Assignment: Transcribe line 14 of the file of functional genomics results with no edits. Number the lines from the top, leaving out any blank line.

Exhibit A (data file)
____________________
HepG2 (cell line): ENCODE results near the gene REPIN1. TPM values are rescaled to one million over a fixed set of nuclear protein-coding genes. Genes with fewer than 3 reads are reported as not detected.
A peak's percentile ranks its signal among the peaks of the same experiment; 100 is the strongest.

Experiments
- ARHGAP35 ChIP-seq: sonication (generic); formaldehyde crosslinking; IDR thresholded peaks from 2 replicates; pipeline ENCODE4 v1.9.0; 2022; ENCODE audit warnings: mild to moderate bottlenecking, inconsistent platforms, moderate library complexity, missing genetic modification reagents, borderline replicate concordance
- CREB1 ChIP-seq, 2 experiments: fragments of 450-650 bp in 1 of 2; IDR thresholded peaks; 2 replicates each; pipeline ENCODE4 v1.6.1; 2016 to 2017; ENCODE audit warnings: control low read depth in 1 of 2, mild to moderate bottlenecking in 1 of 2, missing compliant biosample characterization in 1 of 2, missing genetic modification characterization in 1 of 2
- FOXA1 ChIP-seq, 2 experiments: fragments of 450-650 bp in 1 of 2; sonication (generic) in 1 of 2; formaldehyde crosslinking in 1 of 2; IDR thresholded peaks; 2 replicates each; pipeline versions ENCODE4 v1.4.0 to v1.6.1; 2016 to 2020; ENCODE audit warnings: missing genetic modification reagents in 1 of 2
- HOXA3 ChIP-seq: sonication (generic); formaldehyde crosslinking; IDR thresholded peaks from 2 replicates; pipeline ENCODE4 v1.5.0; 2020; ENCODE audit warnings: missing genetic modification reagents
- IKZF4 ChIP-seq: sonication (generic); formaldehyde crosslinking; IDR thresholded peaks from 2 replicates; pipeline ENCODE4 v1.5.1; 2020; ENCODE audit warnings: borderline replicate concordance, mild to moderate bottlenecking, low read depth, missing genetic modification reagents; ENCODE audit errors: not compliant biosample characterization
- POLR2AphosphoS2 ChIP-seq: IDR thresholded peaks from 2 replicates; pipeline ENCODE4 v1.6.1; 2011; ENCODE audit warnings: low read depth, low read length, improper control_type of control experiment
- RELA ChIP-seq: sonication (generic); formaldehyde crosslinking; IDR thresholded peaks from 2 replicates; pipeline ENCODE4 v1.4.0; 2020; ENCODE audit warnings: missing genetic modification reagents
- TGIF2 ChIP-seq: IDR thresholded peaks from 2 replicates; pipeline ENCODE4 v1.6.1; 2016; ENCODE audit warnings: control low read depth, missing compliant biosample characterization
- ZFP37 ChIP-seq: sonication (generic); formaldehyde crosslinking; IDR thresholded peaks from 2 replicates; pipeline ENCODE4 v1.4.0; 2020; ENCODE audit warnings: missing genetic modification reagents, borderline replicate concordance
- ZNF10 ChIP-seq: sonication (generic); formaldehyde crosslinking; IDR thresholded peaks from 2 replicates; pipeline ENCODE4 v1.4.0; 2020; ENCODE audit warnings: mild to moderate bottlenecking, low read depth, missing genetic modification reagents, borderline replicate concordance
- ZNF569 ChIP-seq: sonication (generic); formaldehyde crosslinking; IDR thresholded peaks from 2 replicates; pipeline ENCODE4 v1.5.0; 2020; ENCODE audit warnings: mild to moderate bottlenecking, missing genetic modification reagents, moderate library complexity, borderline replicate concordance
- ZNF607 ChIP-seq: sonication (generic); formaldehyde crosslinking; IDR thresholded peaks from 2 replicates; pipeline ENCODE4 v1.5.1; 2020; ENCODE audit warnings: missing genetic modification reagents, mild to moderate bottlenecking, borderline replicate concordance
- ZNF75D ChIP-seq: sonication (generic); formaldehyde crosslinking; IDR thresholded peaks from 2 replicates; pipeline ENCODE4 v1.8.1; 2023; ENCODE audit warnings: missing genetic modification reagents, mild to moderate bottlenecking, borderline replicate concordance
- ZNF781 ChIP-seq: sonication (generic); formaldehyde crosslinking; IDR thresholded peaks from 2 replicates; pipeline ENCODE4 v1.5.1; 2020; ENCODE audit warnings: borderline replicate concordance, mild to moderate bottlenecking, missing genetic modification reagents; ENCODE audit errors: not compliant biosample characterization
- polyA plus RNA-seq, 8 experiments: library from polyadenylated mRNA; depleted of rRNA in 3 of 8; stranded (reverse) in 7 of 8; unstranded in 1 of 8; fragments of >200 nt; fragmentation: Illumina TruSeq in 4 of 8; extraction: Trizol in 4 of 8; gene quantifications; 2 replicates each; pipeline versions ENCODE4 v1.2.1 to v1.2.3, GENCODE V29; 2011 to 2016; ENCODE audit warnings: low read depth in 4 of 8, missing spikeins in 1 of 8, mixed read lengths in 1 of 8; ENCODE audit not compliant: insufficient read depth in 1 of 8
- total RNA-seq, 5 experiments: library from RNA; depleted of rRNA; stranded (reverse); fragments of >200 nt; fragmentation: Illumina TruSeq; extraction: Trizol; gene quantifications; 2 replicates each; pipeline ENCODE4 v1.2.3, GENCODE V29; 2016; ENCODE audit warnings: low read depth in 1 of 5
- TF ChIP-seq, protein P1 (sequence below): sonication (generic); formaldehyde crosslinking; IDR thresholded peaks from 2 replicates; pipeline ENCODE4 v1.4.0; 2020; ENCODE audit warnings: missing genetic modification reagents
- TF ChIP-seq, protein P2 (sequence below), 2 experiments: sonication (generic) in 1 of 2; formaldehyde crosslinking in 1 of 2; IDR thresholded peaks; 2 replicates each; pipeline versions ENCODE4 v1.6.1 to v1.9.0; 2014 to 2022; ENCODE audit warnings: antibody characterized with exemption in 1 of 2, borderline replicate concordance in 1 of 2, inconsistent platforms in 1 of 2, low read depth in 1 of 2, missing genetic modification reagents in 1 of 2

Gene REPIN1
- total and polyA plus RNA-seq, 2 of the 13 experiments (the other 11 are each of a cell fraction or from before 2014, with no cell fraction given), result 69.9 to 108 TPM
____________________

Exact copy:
- ZNF569 ChIP-seq: sonication (generic); formaldehyde crosslinking; IDR thresholded peaks from 2 replicates; pipeline ENCODE4 v1.5.0; 2020; ENCODE audit warnings: mild to moderate bottlenecking, missing genetic modification reagents, moderate library complexity, borderline replicate concordance